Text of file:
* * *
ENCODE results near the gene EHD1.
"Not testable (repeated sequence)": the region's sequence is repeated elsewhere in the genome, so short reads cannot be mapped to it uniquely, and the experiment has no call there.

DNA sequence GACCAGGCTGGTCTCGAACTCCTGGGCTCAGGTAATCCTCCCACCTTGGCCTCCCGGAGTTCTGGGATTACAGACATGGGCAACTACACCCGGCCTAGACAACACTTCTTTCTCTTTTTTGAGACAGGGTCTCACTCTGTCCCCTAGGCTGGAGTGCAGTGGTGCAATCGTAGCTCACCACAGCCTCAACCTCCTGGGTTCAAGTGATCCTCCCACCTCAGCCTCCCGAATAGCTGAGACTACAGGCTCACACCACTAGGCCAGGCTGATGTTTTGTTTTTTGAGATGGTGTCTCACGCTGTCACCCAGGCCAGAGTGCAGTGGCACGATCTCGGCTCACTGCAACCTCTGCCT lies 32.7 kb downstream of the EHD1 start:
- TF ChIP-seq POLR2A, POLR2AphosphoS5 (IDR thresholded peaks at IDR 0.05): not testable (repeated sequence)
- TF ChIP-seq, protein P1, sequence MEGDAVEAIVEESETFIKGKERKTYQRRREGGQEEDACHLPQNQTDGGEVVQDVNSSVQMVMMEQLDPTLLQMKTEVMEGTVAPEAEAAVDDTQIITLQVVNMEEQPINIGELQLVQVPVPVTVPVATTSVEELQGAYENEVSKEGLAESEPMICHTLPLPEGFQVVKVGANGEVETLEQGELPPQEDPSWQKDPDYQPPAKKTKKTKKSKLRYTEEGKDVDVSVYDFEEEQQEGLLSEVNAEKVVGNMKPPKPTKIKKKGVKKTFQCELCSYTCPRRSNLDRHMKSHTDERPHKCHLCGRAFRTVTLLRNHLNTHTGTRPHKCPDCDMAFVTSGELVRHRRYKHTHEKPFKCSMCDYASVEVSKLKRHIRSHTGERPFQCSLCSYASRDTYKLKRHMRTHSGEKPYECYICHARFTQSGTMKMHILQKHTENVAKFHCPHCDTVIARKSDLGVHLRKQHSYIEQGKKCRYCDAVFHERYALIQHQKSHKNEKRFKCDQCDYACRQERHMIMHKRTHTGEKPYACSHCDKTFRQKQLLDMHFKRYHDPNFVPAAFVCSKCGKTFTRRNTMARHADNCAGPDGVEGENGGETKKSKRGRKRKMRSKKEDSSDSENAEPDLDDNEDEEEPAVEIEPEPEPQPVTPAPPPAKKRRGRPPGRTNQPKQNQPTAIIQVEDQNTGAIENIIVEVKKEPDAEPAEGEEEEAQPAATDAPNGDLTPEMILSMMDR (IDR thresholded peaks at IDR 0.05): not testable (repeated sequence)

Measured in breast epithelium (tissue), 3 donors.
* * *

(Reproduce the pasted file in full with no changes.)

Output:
ENCODE results near the gene EHD1.
"Not testable (repeated sequence)": the region's sequence is repeated elsewhere in the genome, so short reads cannot be mapped to it uniquely, and the experiment has no call there.

DNA sequence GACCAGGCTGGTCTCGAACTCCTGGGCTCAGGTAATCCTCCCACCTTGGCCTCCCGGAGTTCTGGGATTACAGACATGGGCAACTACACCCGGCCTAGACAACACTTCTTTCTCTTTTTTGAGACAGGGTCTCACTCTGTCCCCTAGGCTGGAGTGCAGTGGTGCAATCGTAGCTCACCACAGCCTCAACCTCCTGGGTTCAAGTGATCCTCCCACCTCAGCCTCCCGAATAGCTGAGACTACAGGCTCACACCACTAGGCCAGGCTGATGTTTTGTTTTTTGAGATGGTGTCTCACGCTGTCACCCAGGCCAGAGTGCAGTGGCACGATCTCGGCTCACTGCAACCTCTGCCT lies 32.7 kb downstream of the EHD1 start:
- TF ChIP-seq POLR2A, POLR2AphosphoS5 (IDR thresholded peaks at IDR 0.05): not testable (repeated sequence)
- TF ChIP-seq, protein P1, sequence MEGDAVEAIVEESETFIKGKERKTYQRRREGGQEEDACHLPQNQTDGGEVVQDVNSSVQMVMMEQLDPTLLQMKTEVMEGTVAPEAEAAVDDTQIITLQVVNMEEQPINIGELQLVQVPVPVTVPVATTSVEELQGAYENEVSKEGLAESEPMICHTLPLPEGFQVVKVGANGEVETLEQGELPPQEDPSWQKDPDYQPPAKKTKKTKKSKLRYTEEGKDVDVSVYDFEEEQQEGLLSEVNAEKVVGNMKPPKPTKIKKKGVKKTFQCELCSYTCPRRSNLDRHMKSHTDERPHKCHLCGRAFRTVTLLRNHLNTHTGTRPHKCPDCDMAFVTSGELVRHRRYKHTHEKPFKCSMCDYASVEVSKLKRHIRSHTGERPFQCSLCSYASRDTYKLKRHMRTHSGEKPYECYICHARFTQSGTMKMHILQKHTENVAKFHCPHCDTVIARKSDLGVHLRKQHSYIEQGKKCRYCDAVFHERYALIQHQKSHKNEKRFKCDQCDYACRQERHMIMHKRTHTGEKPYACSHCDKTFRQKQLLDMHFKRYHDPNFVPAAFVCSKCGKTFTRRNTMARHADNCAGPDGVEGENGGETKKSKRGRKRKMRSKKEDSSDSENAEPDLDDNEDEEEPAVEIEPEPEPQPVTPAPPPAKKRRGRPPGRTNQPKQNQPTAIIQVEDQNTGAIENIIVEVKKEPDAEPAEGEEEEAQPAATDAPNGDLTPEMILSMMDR (IDR thresholded peaks at IDR 0.05): not testable (repeated sequence)

Measured in breast epithelium (tissue), 3 donors.